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I'm moderating a website that has moved to a Wordpress based setup, but without access to all the administration tools in Wordpress (it's externally hosted/managed), but I do have access to the htaccess file. Now, there's two things I need to do:

  1. Redirect the old pages to the new url structure.
  2. Redirect all www calls to non-www.

The challenge

I would however like to accomplish this with:

  1. Fewest possible redirects per call (preferably only 1).
  2. With limited rule duplication.
  3. Be somewhat readable (not just one inline Regex handling it all).
  4. All edited in the htaccess alone.

What is giving me a hard time, is keeping the redirects to a minimum when it is both an old url, and prefixed with www as well.

My next biggest problem is, that I would like to use a rewrite map, but it seems you have to load something externally, rather than defining a dictionary in the htaccess file which is what I would prefer.

Further details

  • I'm no expert at using the Rewrite Engine so I might be missing a simple solution here.
  • The old website was structured simply with /index.php?page=<pageName>.
  • The new website uses seo-friendly urls /a-new-url-example/.
  • Two examples could be:
    1. from to
    2. from to (some kind of map is needed to handle shoes->shiny-shoes)
  • The current setup on my own computer does not allow me to test it locally (having a lot of conflicts with other projects), so currently I am testing the setup with
  • Current content of the htaccess file (on pastebin, as the code kept getting interpreted as something else here).
share|improve this question
Please give some examples of old and new urls. The one-redirect is possible if you do the www to no-www redirect last. – Gerben Nov 27 '12 at 17:13
@Gerben: I did not notice I screwed up the formatting, my bad (<pageName>) was parsed away), but I have updated it now and added two examples. – Johny Skovdal Nov 27 '12 at 22:09
up vote 1 down vote accepted

I hope this doesn't clash with your existing rules inside htaccess, as you have provided that.

#exceptions first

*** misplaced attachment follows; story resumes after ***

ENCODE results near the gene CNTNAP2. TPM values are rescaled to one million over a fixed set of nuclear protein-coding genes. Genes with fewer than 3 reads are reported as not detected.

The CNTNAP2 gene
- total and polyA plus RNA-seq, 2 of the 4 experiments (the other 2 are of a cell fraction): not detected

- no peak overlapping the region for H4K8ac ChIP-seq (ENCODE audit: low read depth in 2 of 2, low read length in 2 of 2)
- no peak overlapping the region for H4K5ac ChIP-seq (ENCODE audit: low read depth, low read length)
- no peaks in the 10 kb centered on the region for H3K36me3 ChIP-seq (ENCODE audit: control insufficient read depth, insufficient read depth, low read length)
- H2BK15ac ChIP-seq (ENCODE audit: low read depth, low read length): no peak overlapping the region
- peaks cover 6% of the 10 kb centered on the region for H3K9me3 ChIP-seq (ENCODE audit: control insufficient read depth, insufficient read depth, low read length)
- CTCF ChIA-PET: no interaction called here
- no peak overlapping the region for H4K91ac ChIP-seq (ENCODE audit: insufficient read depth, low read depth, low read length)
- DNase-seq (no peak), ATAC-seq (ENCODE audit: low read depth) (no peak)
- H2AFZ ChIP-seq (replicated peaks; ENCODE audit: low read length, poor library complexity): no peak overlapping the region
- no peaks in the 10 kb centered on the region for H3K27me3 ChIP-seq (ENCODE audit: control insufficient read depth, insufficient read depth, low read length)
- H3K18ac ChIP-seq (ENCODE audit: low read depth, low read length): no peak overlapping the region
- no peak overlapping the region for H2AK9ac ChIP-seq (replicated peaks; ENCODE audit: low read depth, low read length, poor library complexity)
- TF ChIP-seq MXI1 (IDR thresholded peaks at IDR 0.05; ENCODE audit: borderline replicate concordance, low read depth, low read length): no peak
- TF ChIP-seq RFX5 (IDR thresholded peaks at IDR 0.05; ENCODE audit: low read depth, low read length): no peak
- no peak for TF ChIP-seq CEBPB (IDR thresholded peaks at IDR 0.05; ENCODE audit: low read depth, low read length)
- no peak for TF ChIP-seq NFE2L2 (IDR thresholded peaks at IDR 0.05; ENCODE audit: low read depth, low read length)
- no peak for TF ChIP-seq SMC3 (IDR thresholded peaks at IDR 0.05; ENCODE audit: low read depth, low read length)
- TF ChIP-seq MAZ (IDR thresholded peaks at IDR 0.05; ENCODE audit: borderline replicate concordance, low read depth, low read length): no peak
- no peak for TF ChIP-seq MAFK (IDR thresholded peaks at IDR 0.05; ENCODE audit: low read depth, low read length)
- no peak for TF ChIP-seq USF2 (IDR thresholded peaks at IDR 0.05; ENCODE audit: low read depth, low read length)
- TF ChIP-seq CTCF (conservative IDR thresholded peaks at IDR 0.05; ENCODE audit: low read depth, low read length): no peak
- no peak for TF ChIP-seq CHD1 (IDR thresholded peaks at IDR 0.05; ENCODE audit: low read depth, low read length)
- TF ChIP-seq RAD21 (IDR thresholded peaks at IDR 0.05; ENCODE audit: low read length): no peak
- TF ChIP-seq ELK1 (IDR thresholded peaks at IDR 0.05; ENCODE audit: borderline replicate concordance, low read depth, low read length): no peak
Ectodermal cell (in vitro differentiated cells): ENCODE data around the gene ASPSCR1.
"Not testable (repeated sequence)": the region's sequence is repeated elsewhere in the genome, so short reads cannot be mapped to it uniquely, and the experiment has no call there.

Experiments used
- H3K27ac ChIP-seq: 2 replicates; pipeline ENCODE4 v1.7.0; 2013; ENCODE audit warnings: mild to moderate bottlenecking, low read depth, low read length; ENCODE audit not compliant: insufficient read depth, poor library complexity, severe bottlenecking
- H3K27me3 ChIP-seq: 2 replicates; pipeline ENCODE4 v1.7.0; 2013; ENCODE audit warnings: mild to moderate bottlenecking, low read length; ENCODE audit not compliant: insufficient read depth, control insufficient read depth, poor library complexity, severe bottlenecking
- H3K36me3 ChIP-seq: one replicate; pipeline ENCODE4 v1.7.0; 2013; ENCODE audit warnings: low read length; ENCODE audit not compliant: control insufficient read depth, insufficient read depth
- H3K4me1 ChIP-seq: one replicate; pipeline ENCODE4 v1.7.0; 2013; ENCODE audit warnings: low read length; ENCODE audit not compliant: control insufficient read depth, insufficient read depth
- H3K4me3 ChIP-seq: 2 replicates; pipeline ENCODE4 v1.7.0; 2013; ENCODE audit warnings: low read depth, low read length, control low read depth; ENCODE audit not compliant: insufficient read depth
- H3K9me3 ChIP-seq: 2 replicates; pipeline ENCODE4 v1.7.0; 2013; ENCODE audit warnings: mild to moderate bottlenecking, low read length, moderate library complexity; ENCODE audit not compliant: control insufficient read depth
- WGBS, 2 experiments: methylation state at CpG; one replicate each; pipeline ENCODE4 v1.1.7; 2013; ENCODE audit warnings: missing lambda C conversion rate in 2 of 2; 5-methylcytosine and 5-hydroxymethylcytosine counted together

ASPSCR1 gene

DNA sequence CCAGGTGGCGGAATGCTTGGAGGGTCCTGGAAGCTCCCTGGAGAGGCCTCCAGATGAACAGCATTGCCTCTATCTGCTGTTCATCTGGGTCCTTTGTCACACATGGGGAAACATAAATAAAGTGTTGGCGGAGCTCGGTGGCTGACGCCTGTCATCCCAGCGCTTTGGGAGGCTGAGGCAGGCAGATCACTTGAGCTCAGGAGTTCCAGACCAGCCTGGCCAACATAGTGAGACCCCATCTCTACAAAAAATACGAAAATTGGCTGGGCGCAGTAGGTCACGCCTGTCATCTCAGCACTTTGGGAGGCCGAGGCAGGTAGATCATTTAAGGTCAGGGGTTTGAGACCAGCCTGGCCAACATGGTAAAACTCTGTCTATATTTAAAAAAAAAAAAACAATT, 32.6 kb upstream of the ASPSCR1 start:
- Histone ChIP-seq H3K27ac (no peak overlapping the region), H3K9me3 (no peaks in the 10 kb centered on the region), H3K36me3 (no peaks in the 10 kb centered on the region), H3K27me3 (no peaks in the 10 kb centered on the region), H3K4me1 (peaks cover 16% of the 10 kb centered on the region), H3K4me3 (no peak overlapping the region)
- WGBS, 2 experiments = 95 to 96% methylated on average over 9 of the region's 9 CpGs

RewriteCond %{QUERY_STRING} ^page=shoes3$ [NC]
RewriteRule ^index\.php$ /shiny-shoes/? [R=302]

#urls that directly map to the new url scheme
RewriteCond %{QUERY_STRING} ^page=(.*)$ [NC]
RewriteRule ^index\.php$ /%1/? [R=302]

#note the absence of the L flag in the above rules.
# from apache docs: the [R] flag prepends http://thishost[:thisport] to the URI, but then passes this on to the next rule in the ruleset

# no-www (make sure this is the last rule)
RewriteCond %{HTTP_HOST} ^www\.(.*)$ [NC]
RewriteRule ^http://[^/]+/(.*)$ http://%1/$1 [R=302,L]
share|improve this answer
I also tried the QUERY_STRING approach, but it seems that, if are to be believed, will result in reuse of the old querystring (?page=shoes) which I am not interested in. It might be because of a missing setting though. As for existing rules, there is only a catch all in the end that makes index.php handle all incoming calls. – Johny Skovdal Nov 28 '12 at 18:57
Sorry about that. I forgot to put a ? at the end of the rewritten url. As for the existing rules. As long as they don't internally rewrite to index.php?page=... you won't have any trouble. – Gerben Nov 28 '12 at 21:02
I'm not sure what you mean exactly? It still adds ?page=shoes, and furthermore, it does not remove the www. prefix ("Test are stopped, because of the R in your RewriteRule options. A redirect will be made with status code 301"). – Johny Skovdal Nov 28 '12 at 21:34